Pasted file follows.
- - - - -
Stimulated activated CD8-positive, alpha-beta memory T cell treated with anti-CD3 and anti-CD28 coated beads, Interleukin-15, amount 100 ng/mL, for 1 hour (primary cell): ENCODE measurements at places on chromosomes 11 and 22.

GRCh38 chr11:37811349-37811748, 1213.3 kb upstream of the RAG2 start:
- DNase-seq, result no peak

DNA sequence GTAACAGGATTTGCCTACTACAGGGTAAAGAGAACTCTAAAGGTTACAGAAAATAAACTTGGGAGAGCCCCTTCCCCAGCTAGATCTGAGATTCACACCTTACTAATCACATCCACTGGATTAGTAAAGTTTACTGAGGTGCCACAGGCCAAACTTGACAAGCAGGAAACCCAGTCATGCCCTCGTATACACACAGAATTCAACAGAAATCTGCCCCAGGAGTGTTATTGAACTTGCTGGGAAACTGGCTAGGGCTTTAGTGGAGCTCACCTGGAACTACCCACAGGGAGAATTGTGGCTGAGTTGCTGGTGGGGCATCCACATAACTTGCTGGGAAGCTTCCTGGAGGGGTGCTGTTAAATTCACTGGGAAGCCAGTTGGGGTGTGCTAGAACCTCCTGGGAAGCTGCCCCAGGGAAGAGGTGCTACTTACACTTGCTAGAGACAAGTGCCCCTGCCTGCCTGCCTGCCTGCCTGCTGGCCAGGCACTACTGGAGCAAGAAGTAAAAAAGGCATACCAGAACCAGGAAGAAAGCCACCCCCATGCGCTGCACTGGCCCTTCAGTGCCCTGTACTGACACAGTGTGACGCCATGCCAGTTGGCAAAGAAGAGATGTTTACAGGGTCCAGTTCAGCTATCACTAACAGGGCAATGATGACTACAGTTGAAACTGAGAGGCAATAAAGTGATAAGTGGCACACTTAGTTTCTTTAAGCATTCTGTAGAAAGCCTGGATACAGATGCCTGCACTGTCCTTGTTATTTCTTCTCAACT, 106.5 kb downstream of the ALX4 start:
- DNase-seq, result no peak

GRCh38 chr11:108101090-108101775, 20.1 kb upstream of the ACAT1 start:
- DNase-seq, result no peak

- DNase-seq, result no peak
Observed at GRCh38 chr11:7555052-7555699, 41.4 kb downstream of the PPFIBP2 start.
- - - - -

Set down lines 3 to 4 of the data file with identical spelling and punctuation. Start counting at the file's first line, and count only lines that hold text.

- DNase-seq, result no peak

DNA sequence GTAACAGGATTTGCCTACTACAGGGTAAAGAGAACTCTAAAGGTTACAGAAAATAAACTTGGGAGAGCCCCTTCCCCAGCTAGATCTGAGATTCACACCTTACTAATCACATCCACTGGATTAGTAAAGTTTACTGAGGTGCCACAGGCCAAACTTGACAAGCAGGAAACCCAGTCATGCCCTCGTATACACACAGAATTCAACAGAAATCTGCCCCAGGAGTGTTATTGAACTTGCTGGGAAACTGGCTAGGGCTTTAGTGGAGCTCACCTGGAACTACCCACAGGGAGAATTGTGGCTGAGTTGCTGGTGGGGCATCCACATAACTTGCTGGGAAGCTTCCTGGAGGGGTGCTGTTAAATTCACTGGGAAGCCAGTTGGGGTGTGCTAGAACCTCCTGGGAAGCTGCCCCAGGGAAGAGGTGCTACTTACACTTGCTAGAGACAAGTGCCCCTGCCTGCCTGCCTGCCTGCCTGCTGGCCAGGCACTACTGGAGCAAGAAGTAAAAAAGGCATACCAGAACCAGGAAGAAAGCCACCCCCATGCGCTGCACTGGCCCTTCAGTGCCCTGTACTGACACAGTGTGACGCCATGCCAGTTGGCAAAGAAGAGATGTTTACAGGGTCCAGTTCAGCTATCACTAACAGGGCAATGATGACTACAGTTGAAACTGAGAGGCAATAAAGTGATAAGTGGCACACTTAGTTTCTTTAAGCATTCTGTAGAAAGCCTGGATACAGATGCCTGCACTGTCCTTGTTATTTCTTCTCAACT, 106.5 kb downstream of the ALX4 start: